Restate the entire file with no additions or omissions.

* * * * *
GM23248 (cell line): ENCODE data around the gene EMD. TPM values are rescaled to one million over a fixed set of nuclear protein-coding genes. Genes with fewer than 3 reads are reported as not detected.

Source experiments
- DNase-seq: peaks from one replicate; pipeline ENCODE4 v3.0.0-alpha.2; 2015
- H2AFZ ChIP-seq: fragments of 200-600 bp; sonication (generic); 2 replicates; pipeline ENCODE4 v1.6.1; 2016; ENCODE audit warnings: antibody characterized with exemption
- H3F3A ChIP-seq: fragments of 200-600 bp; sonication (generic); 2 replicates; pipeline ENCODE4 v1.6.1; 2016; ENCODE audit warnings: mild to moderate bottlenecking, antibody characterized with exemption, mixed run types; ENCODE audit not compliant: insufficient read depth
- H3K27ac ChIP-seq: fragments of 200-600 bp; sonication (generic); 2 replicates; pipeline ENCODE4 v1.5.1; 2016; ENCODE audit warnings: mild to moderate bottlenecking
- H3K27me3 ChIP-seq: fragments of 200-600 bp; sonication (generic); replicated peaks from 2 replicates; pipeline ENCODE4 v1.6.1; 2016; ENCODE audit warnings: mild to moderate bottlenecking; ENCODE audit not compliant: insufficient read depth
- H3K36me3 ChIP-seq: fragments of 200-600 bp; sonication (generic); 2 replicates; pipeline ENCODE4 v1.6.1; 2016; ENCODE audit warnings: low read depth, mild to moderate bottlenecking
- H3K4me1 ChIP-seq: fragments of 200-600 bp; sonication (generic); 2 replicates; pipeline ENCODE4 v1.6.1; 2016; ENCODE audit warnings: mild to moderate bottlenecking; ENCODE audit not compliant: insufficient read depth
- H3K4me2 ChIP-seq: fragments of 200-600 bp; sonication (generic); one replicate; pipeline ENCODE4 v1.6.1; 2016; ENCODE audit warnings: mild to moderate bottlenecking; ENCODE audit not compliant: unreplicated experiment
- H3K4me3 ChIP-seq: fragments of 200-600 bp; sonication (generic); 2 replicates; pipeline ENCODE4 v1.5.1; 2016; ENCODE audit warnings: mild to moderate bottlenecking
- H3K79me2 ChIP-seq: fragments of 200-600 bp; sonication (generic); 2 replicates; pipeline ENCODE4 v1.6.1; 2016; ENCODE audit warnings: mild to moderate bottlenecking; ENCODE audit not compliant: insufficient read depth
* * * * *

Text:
GM23248 (cell line): ENCODE data around the gene EMD. TPM values are rescaled to one million over a fixed set of nuclear protein-coding genes. Genes with fewer than 3 reads are reported as not detected.

Source experiments
- DNase-seq: peaks from one replicate; pipeline ENCODE4 v3.0.0-alpha.2; 2015
- H2AFZ ChIP-seq: fragments of 200-600 bp; sonication (generic); 2 replicates; pipeline ENCODE4 v1.6.1; 2016; ENCODE audit warnings: antibody characterized with exemption
- H3F3A ChIP-seq: fragments of 200-600 bp; sonication (generic); 2 replicates; pipeline ENCODE4 v1.6.1; 2016; ENCODE audit warnings: mild to moderate bottlenecking, antibody characterized with exemption, mixed run types; ENCODE audit not compliant: insufficient read depth
- H3K27ac ChIP-seq: fragments of 200-600 bp; sonication (generic); 2 replicates; pipeline ENCODE4 v1.5.1; 2016; ENCODE audit warnings: mild to moderate bottlenecking
- H3K27me3 ChIP-seq: fragments of 200-600 bp; sonication (generic); replicated peaks from 2 replicates; pipeline ENCODE4 v1.6.1; 2016; ENCODE audit warnings: mild to moderate bottlenecking; ENCODE audit not compliant: insufficient read depth
- H3K36me3 ChIP-seq: fragments of 200-600 bp; sonication (generic); 2 replicates; pipeline ENCODE4 v1.6.1; 2016; ENCODE audit warnings: low read depth, mild to moderate bottlenecking
- H3K4me1 ChIP-seq: fragments of 200-600 bp; sonication (generic); 2 replicates; pipeline ENCODE4 v1.6.1; 2016; ENCODE audit warnings: mild to moderate bottlenecking; ENCODE audit not compliant: insufficient read depth
- H3K4me2 ChIP-seq: fragments of 200-600 bp; sonication (generic); one replicate; pipeline ENCODE4 v1.6.1; 2016; ENCODE audit warnings: mild to moderate bottlenecking; ENCODE audit not compliant: unreplicated experiment
- H3K4me3 ChIP-seq: fragments of 200-600 bp; sonication (generic); 2 replicates; pipeline ENCODE4 v1.5.1; 2016; ENCODE audit warnings: mild to moderate bottlenecking
- H3K79me2 ChIP-seq: fragments of 200-600 bp; sonication (generic); 2 replicates; pipeline ENCODE4 v1.6.1; 2016; ENCODE audit warnings: mild to moderate bottlenecking; ENCODE audit not compliant: insufficient read depth